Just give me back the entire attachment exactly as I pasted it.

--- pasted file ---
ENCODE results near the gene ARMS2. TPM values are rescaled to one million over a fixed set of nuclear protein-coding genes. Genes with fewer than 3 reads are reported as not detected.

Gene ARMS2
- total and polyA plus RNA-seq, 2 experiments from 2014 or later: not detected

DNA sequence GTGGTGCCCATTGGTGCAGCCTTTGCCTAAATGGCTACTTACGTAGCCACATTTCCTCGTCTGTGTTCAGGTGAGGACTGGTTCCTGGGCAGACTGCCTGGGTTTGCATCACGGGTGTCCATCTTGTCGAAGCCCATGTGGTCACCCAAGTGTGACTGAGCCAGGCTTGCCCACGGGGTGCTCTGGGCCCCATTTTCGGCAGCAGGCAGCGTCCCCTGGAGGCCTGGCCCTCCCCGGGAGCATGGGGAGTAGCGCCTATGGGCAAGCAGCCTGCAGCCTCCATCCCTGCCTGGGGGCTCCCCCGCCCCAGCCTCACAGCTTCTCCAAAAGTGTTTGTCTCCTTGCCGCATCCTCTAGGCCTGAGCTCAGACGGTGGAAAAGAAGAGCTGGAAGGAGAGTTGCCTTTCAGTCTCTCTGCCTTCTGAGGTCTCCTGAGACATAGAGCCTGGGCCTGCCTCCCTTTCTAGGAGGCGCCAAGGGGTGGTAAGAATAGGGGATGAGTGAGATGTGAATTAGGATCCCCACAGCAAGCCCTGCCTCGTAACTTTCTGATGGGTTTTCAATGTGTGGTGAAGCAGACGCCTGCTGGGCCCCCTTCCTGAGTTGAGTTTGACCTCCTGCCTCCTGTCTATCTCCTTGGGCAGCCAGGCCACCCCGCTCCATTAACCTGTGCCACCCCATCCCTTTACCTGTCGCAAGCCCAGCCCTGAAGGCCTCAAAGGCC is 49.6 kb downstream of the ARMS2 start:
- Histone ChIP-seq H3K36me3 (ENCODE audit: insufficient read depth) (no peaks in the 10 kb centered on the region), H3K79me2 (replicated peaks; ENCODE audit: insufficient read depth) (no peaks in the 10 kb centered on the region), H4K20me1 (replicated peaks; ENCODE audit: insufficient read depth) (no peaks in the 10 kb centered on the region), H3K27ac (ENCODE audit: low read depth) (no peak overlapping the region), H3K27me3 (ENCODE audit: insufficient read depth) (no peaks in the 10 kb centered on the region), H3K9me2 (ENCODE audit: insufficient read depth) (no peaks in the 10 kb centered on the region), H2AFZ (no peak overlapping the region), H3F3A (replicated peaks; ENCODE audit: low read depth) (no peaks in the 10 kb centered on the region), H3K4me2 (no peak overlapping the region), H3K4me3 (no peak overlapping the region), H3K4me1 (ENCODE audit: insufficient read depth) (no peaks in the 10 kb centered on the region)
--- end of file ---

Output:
ENCODE results near the gene ARMS2. TPM values are rescaled to one million over a fixed set of nuclear protein-coding genes. Genes with fewer than 3 reads are reported as not detected.

Gene ARMS2
- total and polyA plus RNA-seq, 2 experiments from 2014 or later: not detected

DNA sequence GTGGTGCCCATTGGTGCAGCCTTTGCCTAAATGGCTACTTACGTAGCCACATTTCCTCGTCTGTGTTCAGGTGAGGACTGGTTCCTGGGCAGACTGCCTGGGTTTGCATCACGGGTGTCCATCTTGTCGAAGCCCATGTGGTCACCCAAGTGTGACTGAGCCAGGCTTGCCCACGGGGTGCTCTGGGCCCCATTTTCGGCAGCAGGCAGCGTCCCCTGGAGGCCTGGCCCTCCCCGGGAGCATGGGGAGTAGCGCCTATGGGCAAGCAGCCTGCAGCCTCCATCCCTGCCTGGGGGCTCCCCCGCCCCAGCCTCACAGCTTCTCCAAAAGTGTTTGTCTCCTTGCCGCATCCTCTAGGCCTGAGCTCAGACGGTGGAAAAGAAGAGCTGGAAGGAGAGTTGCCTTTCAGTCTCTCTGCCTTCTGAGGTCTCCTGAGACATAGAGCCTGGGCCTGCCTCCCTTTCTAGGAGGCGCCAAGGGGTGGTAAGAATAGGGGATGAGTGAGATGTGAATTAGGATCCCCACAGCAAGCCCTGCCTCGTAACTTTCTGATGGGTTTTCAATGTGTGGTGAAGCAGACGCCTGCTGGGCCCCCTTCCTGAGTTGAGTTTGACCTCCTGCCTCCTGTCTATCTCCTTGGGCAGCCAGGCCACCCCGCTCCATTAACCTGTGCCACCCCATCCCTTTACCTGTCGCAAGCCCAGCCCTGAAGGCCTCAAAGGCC is 49.6 kb downstream of the ARMS2 start:
- Histone ChIP-seq H3K36me3 (ENCODE audit: insufficient read depth) (no peaks in the 10 kb centered on the region), H3K79me2 (replicated peaks; ENCODE audit: insufficient read depth) (no peaks in the 10 kb centered on the region), H4K20me1 (replicated peaks; ENCODE audit: insufficient read depth) (no peaks in the 10 kb centered on the region), H3K27ac (ENCODE audit: low read depth) (no peak overlapping the region), H3K27me3 (ENCODE audit: insufficient read depth) (no peaks in the 10 kb centered on the region), H3K9me2 (ENCODE audit: insufficient read depth) (no peaks in the 10 kb centered on the region), H2AFZ (no peak overlapping the region), H3F3A (replicated peaks; ENCODE audit: low read depth) (no peaks in the 10 kb centered on the region), H3K4me2 (no peak overlapping the region), H3K4me3 (no peak overlapping the region), H3K4me1 (ENCODE audit: insufficient read depth) (no peaks in the 10 kb centered on the region)